Well, I fixed the color pretty quickly, and tried to fix the screwing in issue:

Legs_Before and AFter

Gold legs! Oww owwwww! And some freshly drilled holes in the top bar. For some reason, I still couldn’t get a screw to stay in the poplar from that angle, so they are only screwed in with one screw… total. Haha oh well!

Ready for the reveal?

Desk_Sideview

Check out that pretty desk!

Desk_New1

If you look to the right, you’ll notice a smaller side table with my printer on it! Originally, I thought I’d have the printer on the desk. But it takes up a ton a room (26-inches wide). Plus, with the legs not screwed in I’m wary of having the expensive printer on it (not that I think the desk is about to fall apart). Now I can set up my printer and my shop 🙂

OK, one more view of the desk:

Desk_Side

You can see my turtle print I got at graduation and my Maryland quilt. Go Terps! It’s basically like I’m still on campus when I’m working from home. Except my view from home is sweeter.

I also took my office invasion as an opportunity to purge items from our closet and refresh our bookshelves. Hello, rainbow books 🙂

ShelfThere’s a special place in heaven for husbands who let their wives organize their bookshelves by color. And yes, my Harry Potter books get their own spot on the bottom shelf. Duh.

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Furniture

Mini chalkboard table

I saw this abandoned kid’s table on the side of the road on my way home from taking the pup to the groomer. Of course I had to stop and pick it up. It’s not all that often that I see gems on the side of the road, and when I do it’s even less often that I am able to stop and pick them up. So when I saw this table and I wasn’t on my way to work, I had no passengers and I didn’t have a car full of crap, I quickly made a U-turn to pick it up.

Chalkboard Before

 

As most things on the side of the road do, the table needed love. I gave it a good scrubbing and tightened all of the screws so it wouldn’t wobble.

Then, I removed the slide-out white board top and painted the opposite side with chalkboard paint. I figured a duel-use table would be ideal when you have small kids.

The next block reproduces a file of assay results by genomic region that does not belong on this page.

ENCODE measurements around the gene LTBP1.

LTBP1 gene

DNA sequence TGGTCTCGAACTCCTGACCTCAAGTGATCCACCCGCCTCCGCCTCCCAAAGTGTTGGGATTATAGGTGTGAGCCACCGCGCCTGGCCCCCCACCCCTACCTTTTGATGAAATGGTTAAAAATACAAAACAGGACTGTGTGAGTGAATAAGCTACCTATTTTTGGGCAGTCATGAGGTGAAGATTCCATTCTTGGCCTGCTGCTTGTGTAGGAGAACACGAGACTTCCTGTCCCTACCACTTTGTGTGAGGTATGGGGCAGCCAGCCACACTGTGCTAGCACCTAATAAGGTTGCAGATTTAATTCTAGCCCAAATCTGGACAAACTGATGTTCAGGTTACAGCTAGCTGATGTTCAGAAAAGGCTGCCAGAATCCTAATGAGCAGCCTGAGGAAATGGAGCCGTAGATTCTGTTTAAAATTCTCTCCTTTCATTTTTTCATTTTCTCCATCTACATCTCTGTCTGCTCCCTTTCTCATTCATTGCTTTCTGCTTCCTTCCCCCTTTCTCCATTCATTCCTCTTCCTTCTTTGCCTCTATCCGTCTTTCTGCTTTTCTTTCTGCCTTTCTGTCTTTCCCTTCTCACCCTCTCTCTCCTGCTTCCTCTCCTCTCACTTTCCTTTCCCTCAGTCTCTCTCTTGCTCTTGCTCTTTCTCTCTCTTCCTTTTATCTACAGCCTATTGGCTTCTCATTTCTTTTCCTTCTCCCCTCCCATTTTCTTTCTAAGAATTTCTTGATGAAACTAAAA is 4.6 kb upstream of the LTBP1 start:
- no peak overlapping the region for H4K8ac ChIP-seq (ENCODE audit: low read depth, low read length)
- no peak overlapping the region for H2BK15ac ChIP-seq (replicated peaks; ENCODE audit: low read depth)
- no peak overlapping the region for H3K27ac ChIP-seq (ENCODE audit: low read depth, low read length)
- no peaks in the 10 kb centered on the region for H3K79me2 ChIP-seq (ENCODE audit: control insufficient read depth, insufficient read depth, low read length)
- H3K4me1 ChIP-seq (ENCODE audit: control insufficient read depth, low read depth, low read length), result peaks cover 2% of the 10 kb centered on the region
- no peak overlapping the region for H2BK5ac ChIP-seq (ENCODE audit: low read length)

To finish the piece off, I spray painted the frame black. To me, it looks much nicer than the yellowy oak color before.

Chalkboard Desk mini

I’d much rather see this little guy in my house than it’s trash-bound alter ego.

chalboard kids table

 

Furniture

Before & After: Child’s Desk

One of the big furniture projects I recently tackled was an overhaul of a kids’s desk. I found this awesome desk at a thrift store, but boy did it need some love.

Child's Desk_Before

I immediately had grand visions for this desk and let me tell you, they didn’t include the mermaid blue, shabby shic look.

So I painted, painted and painted some more. Again, I used a flat white paint and mixed in some Paint Minerals. This stuff gives the paint a chalky finish to it and leaves the surface very smooth. So far, I’m really pleased with how the Paint Minerals works with the paint. You don’t need to sand or prime and it covers really well.

I wanted the book shelves on each side of the piece to pop, so I painted a metallic glaze inside each shelf and then wiped each shelf down with a rag. It created a messy-ish sort of look in each cubby that I really like.

For the top, I painted with a gray-brown chalkboard paint. Some kid is gonna love this desk.

I waxed the whole piece using Johnson Paste Wax. This was my first time using a furniture wax and it left my piece feeling so smooth to the touch.

Check out these after pictures:

Love.

Child's Desk

Love.

Child's Desk Open

Love.Child's Desk shelves

I think this desk was definitely transformed for the better.